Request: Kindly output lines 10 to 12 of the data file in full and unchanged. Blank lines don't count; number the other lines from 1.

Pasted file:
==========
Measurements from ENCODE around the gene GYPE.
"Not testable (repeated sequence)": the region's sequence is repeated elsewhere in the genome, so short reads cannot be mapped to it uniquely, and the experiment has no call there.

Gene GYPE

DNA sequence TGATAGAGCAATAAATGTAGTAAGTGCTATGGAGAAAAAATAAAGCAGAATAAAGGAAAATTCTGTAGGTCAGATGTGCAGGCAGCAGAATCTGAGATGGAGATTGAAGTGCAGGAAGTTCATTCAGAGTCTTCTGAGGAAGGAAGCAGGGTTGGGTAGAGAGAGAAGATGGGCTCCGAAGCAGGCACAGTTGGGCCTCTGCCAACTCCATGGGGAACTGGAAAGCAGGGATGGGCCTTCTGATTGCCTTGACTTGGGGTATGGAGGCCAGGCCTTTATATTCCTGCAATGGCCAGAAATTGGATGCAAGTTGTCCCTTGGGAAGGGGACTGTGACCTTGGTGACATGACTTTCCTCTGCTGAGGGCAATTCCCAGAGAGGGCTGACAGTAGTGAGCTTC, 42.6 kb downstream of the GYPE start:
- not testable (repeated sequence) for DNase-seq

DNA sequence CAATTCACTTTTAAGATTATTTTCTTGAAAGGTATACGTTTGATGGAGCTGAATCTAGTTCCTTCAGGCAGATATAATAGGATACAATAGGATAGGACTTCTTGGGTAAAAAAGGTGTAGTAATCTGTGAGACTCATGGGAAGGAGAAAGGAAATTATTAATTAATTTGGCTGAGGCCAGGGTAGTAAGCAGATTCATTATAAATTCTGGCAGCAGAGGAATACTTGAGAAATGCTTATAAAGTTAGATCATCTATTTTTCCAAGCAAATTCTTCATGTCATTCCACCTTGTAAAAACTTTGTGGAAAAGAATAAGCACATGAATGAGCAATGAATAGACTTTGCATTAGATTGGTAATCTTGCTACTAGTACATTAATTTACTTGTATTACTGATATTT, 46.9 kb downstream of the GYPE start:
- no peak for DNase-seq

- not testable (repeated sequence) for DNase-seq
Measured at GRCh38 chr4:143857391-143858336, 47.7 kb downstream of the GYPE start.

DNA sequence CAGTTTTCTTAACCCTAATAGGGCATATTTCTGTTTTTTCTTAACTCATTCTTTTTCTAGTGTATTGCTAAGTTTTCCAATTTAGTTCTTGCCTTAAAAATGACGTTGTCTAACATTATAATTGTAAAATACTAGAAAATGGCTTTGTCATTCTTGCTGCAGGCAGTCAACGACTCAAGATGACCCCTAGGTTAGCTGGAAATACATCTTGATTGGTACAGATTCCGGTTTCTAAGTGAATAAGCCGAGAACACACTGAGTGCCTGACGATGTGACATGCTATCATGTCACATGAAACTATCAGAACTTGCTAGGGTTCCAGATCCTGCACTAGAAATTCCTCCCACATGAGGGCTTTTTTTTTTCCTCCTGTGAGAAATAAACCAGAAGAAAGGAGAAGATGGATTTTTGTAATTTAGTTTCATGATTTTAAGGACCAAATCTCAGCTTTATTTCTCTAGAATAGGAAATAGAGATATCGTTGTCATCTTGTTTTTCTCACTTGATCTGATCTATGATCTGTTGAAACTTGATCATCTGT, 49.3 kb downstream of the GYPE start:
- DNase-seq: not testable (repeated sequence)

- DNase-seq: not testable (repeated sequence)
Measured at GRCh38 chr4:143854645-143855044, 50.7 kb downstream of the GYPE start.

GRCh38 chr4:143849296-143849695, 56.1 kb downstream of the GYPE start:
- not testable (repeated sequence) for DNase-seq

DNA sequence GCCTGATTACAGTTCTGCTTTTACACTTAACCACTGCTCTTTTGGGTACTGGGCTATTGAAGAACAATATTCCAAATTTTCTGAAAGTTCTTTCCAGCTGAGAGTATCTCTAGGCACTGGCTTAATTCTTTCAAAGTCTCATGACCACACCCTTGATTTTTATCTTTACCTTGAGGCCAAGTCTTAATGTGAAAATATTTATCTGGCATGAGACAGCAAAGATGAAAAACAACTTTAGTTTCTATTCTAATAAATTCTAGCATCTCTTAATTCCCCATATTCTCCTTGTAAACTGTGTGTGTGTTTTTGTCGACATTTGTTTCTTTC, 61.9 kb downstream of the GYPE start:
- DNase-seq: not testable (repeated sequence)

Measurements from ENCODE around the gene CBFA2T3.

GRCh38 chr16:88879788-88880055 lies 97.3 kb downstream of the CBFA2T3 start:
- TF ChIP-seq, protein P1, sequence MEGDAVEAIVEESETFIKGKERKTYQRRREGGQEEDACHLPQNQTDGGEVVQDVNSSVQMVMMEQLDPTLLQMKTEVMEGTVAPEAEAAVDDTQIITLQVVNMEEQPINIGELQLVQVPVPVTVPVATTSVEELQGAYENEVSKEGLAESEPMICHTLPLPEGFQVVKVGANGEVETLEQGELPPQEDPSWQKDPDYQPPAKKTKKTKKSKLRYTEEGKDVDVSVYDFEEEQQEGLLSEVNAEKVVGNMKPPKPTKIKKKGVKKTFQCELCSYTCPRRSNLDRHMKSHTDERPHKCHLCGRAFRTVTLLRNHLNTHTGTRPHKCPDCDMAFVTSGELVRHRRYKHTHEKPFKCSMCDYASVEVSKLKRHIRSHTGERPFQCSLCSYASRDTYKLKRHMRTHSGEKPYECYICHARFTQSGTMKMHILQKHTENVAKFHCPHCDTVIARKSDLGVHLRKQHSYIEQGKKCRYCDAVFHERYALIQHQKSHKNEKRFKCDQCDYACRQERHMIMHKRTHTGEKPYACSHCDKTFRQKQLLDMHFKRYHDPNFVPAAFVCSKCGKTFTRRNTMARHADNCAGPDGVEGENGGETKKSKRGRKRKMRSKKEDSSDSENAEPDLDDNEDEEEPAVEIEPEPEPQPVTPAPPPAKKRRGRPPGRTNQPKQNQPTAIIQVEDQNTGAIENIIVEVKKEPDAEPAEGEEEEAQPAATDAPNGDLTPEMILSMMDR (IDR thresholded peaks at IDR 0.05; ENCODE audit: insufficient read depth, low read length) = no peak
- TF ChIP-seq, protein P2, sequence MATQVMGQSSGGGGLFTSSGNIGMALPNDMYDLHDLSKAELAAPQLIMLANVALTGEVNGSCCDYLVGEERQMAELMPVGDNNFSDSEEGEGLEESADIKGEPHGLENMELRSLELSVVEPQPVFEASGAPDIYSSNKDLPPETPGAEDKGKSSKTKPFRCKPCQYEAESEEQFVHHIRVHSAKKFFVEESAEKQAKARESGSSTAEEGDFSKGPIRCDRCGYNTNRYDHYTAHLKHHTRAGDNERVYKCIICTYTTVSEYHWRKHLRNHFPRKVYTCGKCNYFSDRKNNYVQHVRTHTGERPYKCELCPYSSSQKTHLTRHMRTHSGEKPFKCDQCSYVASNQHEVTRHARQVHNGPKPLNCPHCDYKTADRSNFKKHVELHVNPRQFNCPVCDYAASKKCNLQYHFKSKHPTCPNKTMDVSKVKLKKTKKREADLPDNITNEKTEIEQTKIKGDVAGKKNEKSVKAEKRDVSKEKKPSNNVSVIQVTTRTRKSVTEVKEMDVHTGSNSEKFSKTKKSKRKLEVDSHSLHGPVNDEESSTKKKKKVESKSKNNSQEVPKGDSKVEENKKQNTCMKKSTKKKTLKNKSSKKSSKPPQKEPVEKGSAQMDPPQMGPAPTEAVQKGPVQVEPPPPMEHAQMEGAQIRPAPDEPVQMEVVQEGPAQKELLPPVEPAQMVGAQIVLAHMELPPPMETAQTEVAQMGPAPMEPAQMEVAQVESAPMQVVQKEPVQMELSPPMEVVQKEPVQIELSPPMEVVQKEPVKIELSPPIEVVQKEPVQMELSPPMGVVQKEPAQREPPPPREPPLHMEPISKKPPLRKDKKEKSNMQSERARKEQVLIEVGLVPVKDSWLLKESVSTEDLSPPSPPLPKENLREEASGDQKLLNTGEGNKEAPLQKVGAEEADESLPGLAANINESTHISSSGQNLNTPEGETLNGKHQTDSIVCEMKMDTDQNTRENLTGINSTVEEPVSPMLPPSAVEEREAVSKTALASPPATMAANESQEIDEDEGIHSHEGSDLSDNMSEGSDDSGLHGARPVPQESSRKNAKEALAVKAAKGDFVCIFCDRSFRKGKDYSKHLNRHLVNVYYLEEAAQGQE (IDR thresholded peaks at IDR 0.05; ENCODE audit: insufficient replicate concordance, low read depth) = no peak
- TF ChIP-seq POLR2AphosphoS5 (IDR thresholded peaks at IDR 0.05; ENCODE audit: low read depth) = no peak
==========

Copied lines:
DNA sequence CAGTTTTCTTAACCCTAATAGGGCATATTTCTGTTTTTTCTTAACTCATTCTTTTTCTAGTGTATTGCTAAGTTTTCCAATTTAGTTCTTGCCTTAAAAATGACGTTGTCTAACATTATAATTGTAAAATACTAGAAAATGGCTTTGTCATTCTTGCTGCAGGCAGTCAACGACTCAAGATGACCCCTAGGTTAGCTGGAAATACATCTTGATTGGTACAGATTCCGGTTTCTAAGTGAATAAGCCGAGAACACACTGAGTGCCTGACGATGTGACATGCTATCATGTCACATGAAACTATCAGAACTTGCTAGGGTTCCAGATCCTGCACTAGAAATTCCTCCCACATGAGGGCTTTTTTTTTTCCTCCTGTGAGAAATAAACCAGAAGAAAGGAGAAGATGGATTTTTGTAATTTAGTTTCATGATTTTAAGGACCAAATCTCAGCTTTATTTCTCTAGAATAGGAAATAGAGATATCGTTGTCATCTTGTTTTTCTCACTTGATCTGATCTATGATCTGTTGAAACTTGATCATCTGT, 49.3 kb downstream of the GYPE start:
- DNase-seq: not testable (repeated sequence)

- DNase-seq: not testable (repeated sequence)